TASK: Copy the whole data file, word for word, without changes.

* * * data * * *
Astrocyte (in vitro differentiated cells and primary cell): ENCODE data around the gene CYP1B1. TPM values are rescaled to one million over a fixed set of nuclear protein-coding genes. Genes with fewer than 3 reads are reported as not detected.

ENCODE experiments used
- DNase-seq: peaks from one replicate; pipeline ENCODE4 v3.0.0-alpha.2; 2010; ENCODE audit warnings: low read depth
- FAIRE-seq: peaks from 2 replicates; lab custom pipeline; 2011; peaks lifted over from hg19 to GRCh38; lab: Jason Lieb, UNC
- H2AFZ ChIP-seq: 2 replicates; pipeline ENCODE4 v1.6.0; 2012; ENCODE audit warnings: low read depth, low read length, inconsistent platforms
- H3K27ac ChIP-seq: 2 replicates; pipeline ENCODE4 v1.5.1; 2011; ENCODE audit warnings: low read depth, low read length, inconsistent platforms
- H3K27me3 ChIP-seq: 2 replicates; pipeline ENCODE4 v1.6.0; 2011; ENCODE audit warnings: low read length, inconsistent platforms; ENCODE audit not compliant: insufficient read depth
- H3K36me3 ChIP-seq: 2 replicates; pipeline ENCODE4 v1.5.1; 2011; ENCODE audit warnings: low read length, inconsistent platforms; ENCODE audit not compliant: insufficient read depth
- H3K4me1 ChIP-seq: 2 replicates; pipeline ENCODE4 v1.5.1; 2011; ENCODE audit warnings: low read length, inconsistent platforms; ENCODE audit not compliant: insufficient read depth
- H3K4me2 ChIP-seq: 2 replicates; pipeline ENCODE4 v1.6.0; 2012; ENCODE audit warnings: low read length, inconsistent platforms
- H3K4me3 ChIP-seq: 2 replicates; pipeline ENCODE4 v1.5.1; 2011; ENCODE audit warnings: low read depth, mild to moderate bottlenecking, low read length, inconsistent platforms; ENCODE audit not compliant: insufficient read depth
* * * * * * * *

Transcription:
Astrocyte (in vitro differentiated cells and primary cell): ENCODE data around the gene CYP1B1. TPM values are rescaled to one million over a fixed set of nuclear protein-coding genes. Genes with fewer than 3 reads are reported as not detected.

ENCODE experiments used
- DNase-seq: peaks from one replicate; pipeline ENCODE4 v3.0.0-alpha.2; 2010; ENCODE audit warnings: low read depth
- FAIRE-seq: peaks from 2 replicates; lab custom pipeline; 2011; peaks lifted over from hg19 to GRCh38; lab: Jason Lieb, UNC
- H2AFZ ChIP-seq: 2 replicates; pipeline ENCODE4 v1.6.0; 2012; ENCODE audit warnings: low read depth, low read length, inconsistent platforms
- H3K27ac ChIP-seq: 2 replicates; pipeline ENCODE4 v1.5.1; 2011; ENCODE audit warnings: low read depth, low read length, inconsistent platforms
- H3K27me3 ChIP-seq: 2 replicates; pipeline ENCODE4 v1.6.0; 2011; ENCODE audit warnings: low read length, inconsistent platforms; ENCODE audit not compliant: insufficient read depth
- H3K36me3 ChIP-seq: 2 replicates; pipeline ENCODE4 v1.5.1; 2011; ENCODE audit warnings: low read length, inconsistent platforms; ENCODE audit not compliant: insufficient read depth
- H3K4me1 ChIP-seq: 2 replicates; pipeline ENCODE4 v1.5.1; 2011; ENCODE audit warnings: low read length, inconsistent platforms; ENCODE audit not compliant: insufficient read depth
- H3K4me2 ChIP-seq: 2 replicates; pipeline ENCODE4 v1.6.0; 2012; ENCODE audit warnings: low read length, inconsistent platforms
- H3K4me3 ChIP-seq: 2 replicates; pipeline ENCODE4 v1.5.1; 2011; ENCODE audit warnings: low read depth, mild to moderate bottlenecking, low read length, inconsistent platforms; ENCODE audit not compliant: insufficient read depth